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Tibet makes headway in health, education

By: CHINA DAILY
Updated: Aug. 16, 2022
Editor's note: China has seen tremendous changes nationwide, from economic growth to environmental protection, from social improvement to cultural progress. In this series, China Daily maps the changes and tells the stories of the people who lived through them.
 
Residents read in a bookstore in Lhasa, Tibet autonomous region. PALDEN NYIMA/CHINA DAILY
 
Government support has benefited the region's rural students and has boosted overall wellness
 
The Tibet autonomous region has seen steady growth in health and education over the past decade, senior officials said recently.
 
The region offers children 15 years of free education, from kindergarten to high school-beyond the nine-year free compulsory education system in other parts of China-Yan Jinhai, chairman of the regional government, said recently at a news conference in Lhasa, the regional capital.
 
With a vast land area and a sparsely scattered population, Yan noted that the region has continued to improve education standards in rural areas, and the government pays for school fees and accommodations for students from rural areas.
 
The employment rate of college graduates has remained at about 95 percent, the average annual subsidy each rural student receives has reached 4,200 yuan ($623), and the average monthly subsidy each rural teacher receives has reached 1,000 yuan, he added.
 
Students play basketball at the Jiangsu Experimental School in Lhasa in March. JIANG FAN/XINHUA
 
Yan also said the teaching quality in rural areas has continuously improved, and the most beautiful buildings one can find in the region's rural areas are usually schools. Moreover, students in these areas can share teaching resources with their urban counterparts via the internet, thanks in large part to the Aid-Tibet program, Yan said.
 
"We expect that the quality of teaching and the learning environment will be further improved in the near future, and more skilled workers will be cultivated to serve the overall development of the region," he said.
 
Dawa Lhamo, a high school student from the region's Gojo county, said she is very grateful to the government for offering free schooling opportunities. Otherwise, her family would have had trouble handling the related costs. "I am from a nomadic area," she said. "My parents have three children. If they had to pay all the costs, it would have been hard for them to send all three of us to school."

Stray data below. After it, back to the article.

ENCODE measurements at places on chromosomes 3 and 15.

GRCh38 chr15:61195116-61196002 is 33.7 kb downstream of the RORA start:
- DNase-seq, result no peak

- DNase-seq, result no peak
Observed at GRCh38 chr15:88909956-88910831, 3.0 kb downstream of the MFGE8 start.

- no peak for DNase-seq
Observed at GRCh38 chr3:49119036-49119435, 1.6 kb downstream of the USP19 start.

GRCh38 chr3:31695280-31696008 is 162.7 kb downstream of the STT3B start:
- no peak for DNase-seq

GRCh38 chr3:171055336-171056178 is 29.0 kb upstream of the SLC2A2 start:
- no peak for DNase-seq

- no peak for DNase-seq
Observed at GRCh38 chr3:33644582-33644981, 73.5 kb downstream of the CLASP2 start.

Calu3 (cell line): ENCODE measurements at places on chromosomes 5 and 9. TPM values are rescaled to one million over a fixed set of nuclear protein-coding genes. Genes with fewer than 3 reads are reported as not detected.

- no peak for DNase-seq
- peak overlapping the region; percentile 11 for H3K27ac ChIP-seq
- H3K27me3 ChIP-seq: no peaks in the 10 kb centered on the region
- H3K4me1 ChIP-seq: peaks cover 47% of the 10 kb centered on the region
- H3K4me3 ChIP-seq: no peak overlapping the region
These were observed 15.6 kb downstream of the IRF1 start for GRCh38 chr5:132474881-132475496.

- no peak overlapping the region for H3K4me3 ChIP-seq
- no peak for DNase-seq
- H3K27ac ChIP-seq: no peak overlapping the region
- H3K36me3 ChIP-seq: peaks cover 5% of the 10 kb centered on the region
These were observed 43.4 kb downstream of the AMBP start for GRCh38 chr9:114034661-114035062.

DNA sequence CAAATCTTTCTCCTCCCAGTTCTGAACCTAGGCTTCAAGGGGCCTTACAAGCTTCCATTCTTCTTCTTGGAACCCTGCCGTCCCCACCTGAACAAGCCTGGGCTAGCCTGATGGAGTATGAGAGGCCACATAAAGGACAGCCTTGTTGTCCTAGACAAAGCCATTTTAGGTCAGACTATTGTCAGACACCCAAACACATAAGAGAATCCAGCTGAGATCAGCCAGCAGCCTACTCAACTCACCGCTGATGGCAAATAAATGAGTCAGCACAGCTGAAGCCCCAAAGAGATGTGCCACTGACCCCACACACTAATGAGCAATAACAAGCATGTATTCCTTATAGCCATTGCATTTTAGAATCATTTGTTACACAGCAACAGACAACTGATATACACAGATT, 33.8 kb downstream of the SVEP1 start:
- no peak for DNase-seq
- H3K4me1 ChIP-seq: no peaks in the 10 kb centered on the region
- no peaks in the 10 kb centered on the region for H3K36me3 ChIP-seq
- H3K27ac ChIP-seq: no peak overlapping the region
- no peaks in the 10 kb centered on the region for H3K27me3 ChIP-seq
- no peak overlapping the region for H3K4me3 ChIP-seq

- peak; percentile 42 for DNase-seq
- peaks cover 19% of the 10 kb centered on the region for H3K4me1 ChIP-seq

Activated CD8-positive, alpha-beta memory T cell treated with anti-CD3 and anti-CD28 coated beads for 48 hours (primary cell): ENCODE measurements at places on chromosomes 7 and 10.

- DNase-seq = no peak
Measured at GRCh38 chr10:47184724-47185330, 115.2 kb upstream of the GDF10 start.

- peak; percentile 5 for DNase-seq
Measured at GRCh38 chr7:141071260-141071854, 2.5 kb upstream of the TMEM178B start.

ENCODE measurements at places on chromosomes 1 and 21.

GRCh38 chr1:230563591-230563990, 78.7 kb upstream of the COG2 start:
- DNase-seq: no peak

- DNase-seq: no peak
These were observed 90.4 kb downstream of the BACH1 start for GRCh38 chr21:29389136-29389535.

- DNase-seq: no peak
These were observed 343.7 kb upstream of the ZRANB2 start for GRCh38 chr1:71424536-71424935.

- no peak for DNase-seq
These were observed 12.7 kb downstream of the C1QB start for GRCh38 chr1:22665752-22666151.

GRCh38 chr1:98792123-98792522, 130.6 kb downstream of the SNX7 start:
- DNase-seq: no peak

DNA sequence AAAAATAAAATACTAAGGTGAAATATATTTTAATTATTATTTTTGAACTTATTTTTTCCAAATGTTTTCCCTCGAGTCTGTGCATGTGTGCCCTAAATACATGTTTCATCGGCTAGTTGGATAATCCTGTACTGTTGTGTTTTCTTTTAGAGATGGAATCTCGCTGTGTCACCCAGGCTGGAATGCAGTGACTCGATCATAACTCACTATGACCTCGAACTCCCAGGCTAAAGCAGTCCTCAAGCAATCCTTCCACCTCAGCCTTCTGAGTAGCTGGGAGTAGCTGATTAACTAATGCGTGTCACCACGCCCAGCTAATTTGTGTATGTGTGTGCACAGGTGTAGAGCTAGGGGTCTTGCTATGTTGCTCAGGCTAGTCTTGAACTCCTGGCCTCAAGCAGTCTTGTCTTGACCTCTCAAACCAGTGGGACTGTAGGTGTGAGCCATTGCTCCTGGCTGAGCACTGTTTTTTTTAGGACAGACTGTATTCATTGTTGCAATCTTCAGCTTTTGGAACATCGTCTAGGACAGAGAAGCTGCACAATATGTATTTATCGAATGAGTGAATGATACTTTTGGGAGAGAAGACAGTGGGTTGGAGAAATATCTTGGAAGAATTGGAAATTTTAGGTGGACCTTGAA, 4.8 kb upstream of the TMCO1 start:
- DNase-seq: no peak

Dawa Lhamo said her older brother has already finished college and he has been preparing to attend exams to find a job in a government institute. Her younger brother is still in middle school. "We receive free meals at school, so we never have to worry about food while attending classes. It has largely alleviated the financial burden on my family," she said.
 

Li Renjun, a physician from the General Hospital of the Tibetan Military Area Command in Lhasa, examines a Tibetan patient, during a ward round. PALDEN NYIMA/CHINA DAILY
 
Tibet has also stressed the improvement of people's health over the past decade. The region's average life expectancy now exceeds 72. It has been working on providing better medical services since the 18th National Congress of the Communist Party of China in November 2012.
 
"Such dramatic changes and progress can be understood by examining the region's history. Before its peaceful liberation in 1951, the region only had three Tibetan medicinal institutes and a few private clinics, with fewer than 100 medical technicians," Yan said. "Today, the region has established a complete medical service network to deal with maternal and child health, disease prevention and Tibetan medicine, with health centers established in all its townships and clinics opened in all its villages."
 
 
Volunteers from Zhengzhou in Henan province give a screening of heart disease to children at a hospital in Nakarze county, Tibet, last month. ZHANG RUFENG/XINHUA
 
Official data show that the region's basic medical insurance coverage rate has exceeded 95 percent, and the maximum reimbursement rate for hospitalization expenses covered by medical insurance has reached 90 percent.
 
The region now has 1,642 health institutes at all levels, including 47 public Tibetan medical institutes, with more than 20,000 medical workers and more than 17,000 beds for patients.
 
The maternal mortality rate in Tibet has dropped to 45.5 per 100,000, and infant mortality has fallen to 7.5 per 1,000. "Local illnesses such as congenital heart disease, cataracts, echinococcosis (a parasitic disease associated with tapeworms) and Kashin-Beck disease (a disorder of the bones and joints) have been prevented and treated," Yan said.
 
An aerial photo of downtown Lhasa, Tibet. JIGME DORJI/XINHUA
 
"Lum bathing, a type of Tibetan medical therapy, was recognized as an intangible cultural heritage by UNESCO in November 2018, and Gyushi, or the Four Medical Tantras, joined the national list of intangible cultural heritage," he said, adding that people enjoying good health is an important symbol of national prosperity.
 
Norbu Sithar, a resident from the region's Nagchu city, said he appreciates the government's efforts to improve health over the past decade, as medical treatments and insurance policies have largely improved.
 
"Decades ago, when we came down with severe diseases, it was hard to seek medical help, and costs were very high," said the 67-year-old, adding that today, most hospital fees can be reimbursed by medical insurance. "Medical workers have been improving their techniques, so most diseases can be cured in the region."
 

By PALDEN NYIMA and DAQIONG in Lhasa